Over 150 people died due to an outbreak of the disease in the African nation between October and March this year, according to WHO

Nigeria has rolled out a new meningitis vaccine – Men5CV – becoming the first country in the world to do so, the World Health Organization (WHO) announced on Friday, hailing the move as a step closer to the global goal of eliminating the disease by 2030.

The former British colony launched an emergency vaccination campaign late last month, seeking to reach more than 1 million people aged 1-29, the WHO said in a statement published on its website. The vaccination activities are funded by Gavi, the Vaccine Alliance, which also funds the global meningitis vaccine stockpile and assists low-income countries with routine immunization against infection, the statement added.

Meningitis is an infection of the lining of the brain and spinal cord, as well as bloodstream infections, both of which can quickly become fatal. The bacteria are spread through sharing respiratory or throat secretions such as saliva or spit and usually require prolonged exposure, such as kissing or being close to someone coughing.

According to the global health agency, the “revolutionary” vaccine protects against five major strains (A, C, W, Y, and X) of the Meningococcus bacteria that cause the disease, which is prevalent in the West African nation. With just a single shot, it provides broader protection than the current A conjugate vaccine MenAfriVac used in much of Africa, which is only effective against the A strain, WHO said.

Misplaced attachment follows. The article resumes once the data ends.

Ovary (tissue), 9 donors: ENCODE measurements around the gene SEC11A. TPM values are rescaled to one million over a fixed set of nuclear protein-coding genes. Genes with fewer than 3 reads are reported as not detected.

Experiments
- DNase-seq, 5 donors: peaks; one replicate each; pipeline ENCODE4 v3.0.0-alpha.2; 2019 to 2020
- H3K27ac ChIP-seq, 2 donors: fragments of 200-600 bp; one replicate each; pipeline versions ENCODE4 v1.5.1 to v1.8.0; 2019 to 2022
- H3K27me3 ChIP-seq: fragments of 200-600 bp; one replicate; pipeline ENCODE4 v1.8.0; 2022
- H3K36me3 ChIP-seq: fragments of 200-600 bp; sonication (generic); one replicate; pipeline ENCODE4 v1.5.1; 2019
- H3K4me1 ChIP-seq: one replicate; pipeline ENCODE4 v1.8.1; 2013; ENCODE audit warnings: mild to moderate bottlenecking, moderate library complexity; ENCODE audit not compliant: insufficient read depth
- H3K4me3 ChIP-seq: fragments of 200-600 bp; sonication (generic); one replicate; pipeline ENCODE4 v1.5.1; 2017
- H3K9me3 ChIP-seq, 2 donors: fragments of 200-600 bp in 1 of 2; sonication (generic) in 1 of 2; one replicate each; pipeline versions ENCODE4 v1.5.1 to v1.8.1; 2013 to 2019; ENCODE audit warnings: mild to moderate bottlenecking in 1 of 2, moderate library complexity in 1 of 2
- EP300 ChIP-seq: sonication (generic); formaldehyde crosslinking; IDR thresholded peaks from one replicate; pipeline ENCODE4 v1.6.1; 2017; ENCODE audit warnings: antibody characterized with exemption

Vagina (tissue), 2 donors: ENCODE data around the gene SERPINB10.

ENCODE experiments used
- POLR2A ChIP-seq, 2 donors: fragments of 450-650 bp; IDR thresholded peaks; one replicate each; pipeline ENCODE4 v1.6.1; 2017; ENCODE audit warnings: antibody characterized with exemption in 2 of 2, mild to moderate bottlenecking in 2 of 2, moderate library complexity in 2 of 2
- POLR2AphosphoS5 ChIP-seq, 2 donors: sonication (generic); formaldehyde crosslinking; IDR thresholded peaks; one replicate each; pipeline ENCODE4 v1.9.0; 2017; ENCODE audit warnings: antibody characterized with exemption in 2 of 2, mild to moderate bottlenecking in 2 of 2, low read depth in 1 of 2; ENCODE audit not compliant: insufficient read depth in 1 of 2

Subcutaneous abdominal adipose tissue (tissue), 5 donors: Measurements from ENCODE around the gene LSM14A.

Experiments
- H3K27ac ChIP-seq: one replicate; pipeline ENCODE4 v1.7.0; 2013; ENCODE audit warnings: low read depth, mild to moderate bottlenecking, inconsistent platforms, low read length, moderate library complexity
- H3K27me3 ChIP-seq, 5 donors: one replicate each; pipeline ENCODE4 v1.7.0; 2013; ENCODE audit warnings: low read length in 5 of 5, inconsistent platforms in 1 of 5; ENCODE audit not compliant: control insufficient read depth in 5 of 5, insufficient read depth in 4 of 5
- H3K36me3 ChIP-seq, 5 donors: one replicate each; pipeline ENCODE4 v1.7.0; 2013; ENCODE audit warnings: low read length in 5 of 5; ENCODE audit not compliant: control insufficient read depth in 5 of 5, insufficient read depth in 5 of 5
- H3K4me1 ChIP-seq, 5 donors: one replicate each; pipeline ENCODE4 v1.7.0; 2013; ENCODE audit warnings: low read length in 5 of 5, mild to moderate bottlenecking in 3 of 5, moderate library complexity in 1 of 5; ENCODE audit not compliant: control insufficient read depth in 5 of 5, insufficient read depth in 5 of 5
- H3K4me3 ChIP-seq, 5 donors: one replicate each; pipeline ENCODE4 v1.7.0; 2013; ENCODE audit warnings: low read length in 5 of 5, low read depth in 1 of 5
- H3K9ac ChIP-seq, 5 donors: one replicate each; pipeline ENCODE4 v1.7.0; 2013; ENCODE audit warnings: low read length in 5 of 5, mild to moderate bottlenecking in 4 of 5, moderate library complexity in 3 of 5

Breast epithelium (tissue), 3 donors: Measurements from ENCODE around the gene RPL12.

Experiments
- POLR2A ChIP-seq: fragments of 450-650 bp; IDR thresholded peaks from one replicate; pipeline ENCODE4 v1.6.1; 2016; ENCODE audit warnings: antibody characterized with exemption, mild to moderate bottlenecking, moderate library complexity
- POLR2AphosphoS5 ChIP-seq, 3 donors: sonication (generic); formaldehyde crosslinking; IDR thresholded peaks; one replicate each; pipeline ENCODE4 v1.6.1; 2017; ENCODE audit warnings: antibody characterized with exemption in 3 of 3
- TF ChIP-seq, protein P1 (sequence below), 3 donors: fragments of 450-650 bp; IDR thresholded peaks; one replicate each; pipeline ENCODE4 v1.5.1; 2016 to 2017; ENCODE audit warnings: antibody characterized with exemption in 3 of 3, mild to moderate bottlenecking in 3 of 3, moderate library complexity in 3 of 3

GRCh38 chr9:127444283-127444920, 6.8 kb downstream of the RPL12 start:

“Meningitis is an old and deadly foe, but this new vaccine holds the potential to change the trajectory of the disease, preventing future outbreaks and saving many lives,” WHO Director-General Tedros Adhanom Ghebreyesus said.

More than 1740 suspected meningitis cases, including 101 confirmed cases and 153 deaths, have been recorded in Nigeria, one of 26 hotspots of the disease in Africa, between October 2023 and March 11, 2024, WHO data shows. In February, local media reported that 20 students in Nigeria’s northern Yobe state had died as a result of meningitis outbreaks.

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“Northern Nigeria, particularly the states of Jigawa, Bauchi, and Yobe, were badly hit by the deadly outbreak of meningitis, and this vaccine provides health workers with a new tool to both stop this outbreak and also put the country on a path to elimination,” Nigerian Health Minister Muhammad Ali Pate said.

The Men5CV vaccine, which has the brand name MenFive, was developed over a 13-year period in partnership between the non-profit Program for Appropriate Technology in Health (PATH) and the Serum Institute of India, with funding from the UK government’s Foreign, Commonwealth, and Development Office. WHO approved the serum last July, and in October, it issued an official recommendation to countries to begin using it.

Source: RT

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